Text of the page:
Homeless return to Midtown camp after 10 tons of debris removed

Sanitation workers filled multiple garbage trucks with what the homeless left behind in the city's largest encampment underneath the Southwest Freeway.

Hours after city crews filled garbage trucks with 10 tons of debris from a homeless encampment underneath the Southwest Freeway, the homeless people had returned. 

An estimated 60 to 80 people call the area home, but the city’s chief medical officer calls it a health hazard.

“This area was designated to be a public health nuisance,” said Marc Eichenbaum, special assistant to the mayor for homeless initiatives. “It is a health emergency underneath here, and by state law, the city was required to clean it up.”

Related: City orders homeless out by Thursday for cleanup

The mess included a lot.

“Feces and urine and maggots and rodents,” Eichenbaum said.

Gross stuff some people didn’t want to leave, even temporarily.

“Why would you want to make it harder on somebody who’s got a hard time as it is?” said one camp resident.

Crews began notifying residents by posting flyers on Monday to avoid the effort coming as a surprise.

“Can’t have grills, you can’t cook, you can’t have this or that,” said “Michelle.”  “Is the mayor going to offer housing, jobs, and food for us while we’re here?”

The city actually offered to store any items homeless couldn’t carry away but wanted to keep. Advocates provided immediate emergency housing for anyone who wanted it.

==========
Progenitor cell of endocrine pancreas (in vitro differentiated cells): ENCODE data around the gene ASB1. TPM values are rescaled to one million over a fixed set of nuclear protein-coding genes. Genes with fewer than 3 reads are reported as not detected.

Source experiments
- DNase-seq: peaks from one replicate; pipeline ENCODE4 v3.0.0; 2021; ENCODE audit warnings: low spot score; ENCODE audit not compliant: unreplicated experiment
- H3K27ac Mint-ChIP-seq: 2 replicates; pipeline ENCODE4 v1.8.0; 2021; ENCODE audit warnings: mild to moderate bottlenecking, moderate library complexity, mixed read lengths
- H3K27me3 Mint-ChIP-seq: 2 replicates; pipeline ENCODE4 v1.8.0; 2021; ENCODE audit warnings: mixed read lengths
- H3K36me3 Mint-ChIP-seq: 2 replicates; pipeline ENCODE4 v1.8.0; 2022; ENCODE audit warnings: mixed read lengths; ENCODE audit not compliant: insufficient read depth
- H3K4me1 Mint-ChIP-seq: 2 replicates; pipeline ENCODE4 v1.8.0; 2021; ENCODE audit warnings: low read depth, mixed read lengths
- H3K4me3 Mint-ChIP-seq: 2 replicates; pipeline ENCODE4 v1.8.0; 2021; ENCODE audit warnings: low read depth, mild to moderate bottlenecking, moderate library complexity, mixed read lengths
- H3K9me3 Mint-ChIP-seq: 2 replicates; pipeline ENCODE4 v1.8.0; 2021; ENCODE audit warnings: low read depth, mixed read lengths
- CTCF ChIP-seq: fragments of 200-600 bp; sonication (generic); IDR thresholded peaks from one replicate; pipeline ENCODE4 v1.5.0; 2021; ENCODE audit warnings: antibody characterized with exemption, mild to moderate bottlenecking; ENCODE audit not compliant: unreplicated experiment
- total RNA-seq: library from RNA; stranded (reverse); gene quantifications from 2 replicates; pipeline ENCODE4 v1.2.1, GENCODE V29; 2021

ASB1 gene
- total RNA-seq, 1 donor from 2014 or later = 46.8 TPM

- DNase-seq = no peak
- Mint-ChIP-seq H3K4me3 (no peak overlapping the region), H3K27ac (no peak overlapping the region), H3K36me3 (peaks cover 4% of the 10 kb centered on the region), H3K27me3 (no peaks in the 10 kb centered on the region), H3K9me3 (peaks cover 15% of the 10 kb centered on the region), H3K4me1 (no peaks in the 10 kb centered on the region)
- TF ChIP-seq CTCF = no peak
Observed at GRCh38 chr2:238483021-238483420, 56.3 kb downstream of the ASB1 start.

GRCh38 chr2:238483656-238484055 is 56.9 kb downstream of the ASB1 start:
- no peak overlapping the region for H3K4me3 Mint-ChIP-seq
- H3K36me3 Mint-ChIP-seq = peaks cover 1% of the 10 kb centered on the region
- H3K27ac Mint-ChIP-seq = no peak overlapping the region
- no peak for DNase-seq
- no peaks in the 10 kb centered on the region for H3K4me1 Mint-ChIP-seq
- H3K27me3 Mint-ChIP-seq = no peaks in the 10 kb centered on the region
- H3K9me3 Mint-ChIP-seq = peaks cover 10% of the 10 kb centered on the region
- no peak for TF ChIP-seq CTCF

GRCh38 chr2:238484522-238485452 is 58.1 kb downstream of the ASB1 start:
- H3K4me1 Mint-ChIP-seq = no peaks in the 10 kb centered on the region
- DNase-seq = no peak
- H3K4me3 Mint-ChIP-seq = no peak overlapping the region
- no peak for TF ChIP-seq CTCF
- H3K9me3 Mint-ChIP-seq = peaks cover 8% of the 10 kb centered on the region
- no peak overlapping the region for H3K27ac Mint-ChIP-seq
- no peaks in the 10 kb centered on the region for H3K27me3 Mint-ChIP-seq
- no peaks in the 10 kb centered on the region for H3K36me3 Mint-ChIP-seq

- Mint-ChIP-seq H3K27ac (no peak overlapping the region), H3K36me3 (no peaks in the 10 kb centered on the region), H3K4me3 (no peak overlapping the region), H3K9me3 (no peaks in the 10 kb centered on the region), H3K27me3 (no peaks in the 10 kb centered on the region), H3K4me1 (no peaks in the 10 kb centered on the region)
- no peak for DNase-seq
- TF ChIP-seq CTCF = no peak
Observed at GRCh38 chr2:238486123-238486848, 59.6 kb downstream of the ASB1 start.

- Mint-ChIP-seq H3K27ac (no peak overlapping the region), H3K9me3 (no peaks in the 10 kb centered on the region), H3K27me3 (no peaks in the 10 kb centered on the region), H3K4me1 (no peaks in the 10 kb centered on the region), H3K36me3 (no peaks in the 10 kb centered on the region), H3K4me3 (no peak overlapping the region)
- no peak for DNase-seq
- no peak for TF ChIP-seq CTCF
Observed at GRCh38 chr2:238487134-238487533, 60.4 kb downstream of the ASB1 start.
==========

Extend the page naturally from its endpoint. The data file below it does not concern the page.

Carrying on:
“They’re always having to balance safety issues with humanitarian issues,” said nearby business owner Philip Brown.

Brown owns an optical shop within sight of the camp. He said the number of homeless multiplied last fall.

“I don’t understand the whole situation,” Brown said. "We’re just hoping they’ll come up with a more permanent solution.”

That’s something the city says it’s working on while addressing more pressing concerns.

“And we’re working with all of these folks on getting them long- term housing,” Eichenbaum said. “But in the meantime, we can’t be allowing anyone to be living in this filth.”

The homeless were allowed to return to the tent city after the cleanup was complete. 

“A lot of people are cooperating. A lot of people are pleased,” Eichenbaum said. “But you can’t please everybody.”

The city says some 11,000 people have been housed over the last six years through its homelessness initiatives. The last one-day homeless camp clean-up near Minute Maid Park yielded seven tons of debris.

Here’s a look at the abatement order for Thursday’s project:

Persse - Order to Abate San Jacinto to Almeda Road by KHOU on Scribd

© 2017 KHOU-TV


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